Two hundred years ago today the well known womaniser and occasional poet Lord Byron made his maiden speech in the House of Lords.
His chosen subject was not the relative charms of Greek versus Turkish women, nor was it the relative intoxicating effects of laudanum vis a vis opium. Instead it was the rights of men as opposed to machines.
His courageous and lonely stand was against the Frame Breaking Act, by which the government sought the right to put a rope round a man's neck if he damaged commercial property. It was grotesquely unjust piece of legislation, although I suspect even its architects would be shocked by the sending a mum to jail for five months for receiving a pair of looted shorts off her lodger.
The reason for this was that it was kicking off big style in the Midlands and industrial North of England.
Luddites they called themselves, and although there had been protests and machine breaking before, what started at Samhain 1811 was something altogether more organised than what had gone before.
The government reacted by passing new laws, sending in the army (more soldiers headed north to fight the Luddites than sailed to Spain with Wellington) and in another act with modern echoes, sending in infiltrators to pose as Luddites to discredit the cause. Indeed, in one raid at Westhoughton in April 1812 everyone arrested afterwards turned out to be a paid informant - the real Luddites having gone home beforehand, only to return four days later to finish the job and get clean away.
Spies and the army weren't the only weapons used by the authorities - God was turned on them as well. After one raid a dying Luddite was first denied medical care until he informed on his fellow conspirators, and then a Priest was called who solemnly told him that if he died without confessing he would surely go to hell. As he coughed his last the man beckoned the Man of God nearer. "Can you keep a secret?" he asked. "Yes," lied the Minister. "So can I," said the Luddite, and died.
Because of this devotion to death we know very little about the Luddites. Those who told their story did not do so for another 50 years when, in the age of the Chartists and the first Trade Unions, they were happy to style themselves early Working Class heroes.
In truth there was no Working Class in 1812 and the Luddites, formed in close knit weaving communities with their initiation rituals and secret passwords seem in many ways more like the Friendly Societies that were the successors of the Medieval Guilds. They may have been more the last gasp of the old order rather the first stirrings of the new.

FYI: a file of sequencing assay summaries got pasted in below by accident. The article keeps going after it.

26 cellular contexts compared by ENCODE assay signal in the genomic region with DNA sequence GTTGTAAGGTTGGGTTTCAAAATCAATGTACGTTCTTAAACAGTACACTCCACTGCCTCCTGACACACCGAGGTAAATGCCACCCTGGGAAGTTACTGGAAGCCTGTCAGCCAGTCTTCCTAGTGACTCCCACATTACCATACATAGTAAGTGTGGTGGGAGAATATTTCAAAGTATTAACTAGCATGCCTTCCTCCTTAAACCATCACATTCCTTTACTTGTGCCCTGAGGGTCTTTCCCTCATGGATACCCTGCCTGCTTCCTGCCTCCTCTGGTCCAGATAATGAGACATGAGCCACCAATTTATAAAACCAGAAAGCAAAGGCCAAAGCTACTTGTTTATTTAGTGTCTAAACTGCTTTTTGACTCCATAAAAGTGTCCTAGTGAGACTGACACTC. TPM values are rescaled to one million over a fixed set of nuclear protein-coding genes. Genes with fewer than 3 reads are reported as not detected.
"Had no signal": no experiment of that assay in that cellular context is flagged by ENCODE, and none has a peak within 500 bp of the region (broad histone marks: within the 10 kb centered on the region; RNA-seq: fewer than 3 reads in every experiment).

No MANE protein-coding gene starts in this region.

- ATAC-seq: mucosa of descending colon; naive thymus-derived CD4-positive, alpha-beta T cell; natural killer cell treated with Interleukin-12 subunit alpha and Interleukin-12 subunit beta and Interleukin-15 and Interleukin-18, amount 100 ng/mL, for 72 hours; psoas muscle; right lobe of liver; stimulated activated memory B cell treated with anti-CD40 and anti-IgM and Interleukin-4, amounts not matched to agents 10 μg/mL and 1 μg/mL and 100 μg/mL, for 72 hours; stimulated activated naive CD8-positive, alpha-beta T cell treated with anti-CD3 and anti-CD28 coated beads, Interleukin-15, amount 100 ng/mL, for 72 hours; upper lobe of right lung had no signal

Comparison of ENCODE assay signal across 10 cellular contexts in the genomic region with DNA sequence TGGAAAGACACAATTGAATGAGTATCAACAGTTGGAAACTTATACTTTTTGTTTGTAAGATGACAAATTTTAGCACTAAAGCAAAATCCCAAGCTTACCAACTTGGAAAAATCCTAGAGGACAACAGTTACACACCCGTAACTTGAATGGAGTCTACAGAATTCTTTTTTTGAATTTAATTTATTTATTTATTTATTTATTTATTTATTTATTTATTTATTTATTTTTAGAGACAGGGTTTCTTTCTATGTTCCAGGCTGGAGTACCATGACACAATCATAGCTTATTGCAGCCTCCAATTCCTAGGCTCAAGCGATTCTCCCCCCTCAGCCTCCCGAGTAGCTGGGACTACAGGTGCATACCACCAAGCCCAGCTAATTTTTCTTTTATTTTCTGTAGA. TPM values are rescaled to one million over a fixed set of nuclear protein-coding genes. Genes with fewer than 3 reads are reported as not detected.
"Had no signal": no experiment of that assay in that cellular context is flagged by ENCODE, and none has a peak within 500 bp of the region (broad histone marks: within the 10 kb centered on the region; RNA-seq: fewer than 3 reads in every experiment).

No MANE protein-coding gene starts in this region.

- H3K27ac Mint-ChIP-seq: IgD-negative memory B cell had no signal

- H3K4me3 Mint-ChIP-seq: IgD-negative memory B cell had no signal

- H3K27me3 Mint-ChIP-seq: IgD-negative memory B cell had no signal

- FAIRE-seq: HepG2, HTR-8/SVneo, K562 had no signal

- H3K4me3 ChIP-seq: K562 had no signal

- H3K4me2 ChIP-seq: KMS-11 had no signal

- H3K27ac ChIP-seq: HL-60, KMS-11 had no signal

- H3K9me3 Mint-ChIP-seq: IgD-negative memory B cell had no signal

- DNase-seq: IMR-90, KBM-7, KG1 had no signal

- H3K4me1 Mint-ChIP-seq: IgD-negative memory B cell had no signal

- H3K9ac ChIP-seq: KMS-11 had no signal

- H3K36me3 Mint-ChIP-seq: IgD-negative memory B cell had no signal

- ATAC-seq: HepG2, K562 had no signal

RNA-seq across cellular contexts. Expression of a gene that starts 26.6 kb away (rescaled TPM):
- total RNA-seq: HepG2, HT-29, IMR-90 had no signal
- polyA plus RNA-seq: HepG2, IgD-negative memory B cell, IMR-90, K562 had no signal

Certainly there code of secrecy was very successful, and the only records of the time we have are those of the authorities, who report prisoners who won't talk and intelligence based on nothing but rumour. What, for example, was The Black Lamp? A secret Yorkshire-based group that had the authorities vexed and which has disappeared back into the ether leaving historians baffled.
Even the Luddite's name is a mystery.
Numerous letters were sent out during the troubles signed by one 'General Ned Ludd' with a postal address of Sherwood Forest.
A story at the time was that there was a boy called Edward or Ned Ludd or Ludham, from Anstey in Leicestershire, who had a row with his dad and smashed up a frame, hence generating the expression "to Ned Ludd it".
If this was a serious academic blog I'd stop here, for as we can't prove this never happened we should stick with the story. However, indulge me a little longer if you will.
Other explanations are that the name is Notts dialect, or in some way derives from a place name like Ludlow or Ludbrook. But is also possible to look for more legendary origins.
In Geoffrey of Monmouth's 12th century classic History of the Kings of Britain, the book that gave us King Lear and which first merged the stories of Arthur and Merlin, we have the story of the Three Plagues of Lud's Town. Here the king fights off spectral foes and in turns gives his name to the town that became London.
Lud in turn probably had his origin in the Celtic god known as Nudd in Wales and Nuada in Ireland. As Nodens he turns up across England from Gloucestershire to Lancashire.
He may also have given his name to Lud's Church, the chasm in Derbyshire that may have been the Green Chapel where Sir Gawaine went to meet his Nemesis and where various renegades from Robin Hood to Bonnie Prince Charlie are said to have hidden.
If so then it was a Celtic God that led these rebels against the future and that's certainly worth a toast - although I fear I'm clear out of laudanum.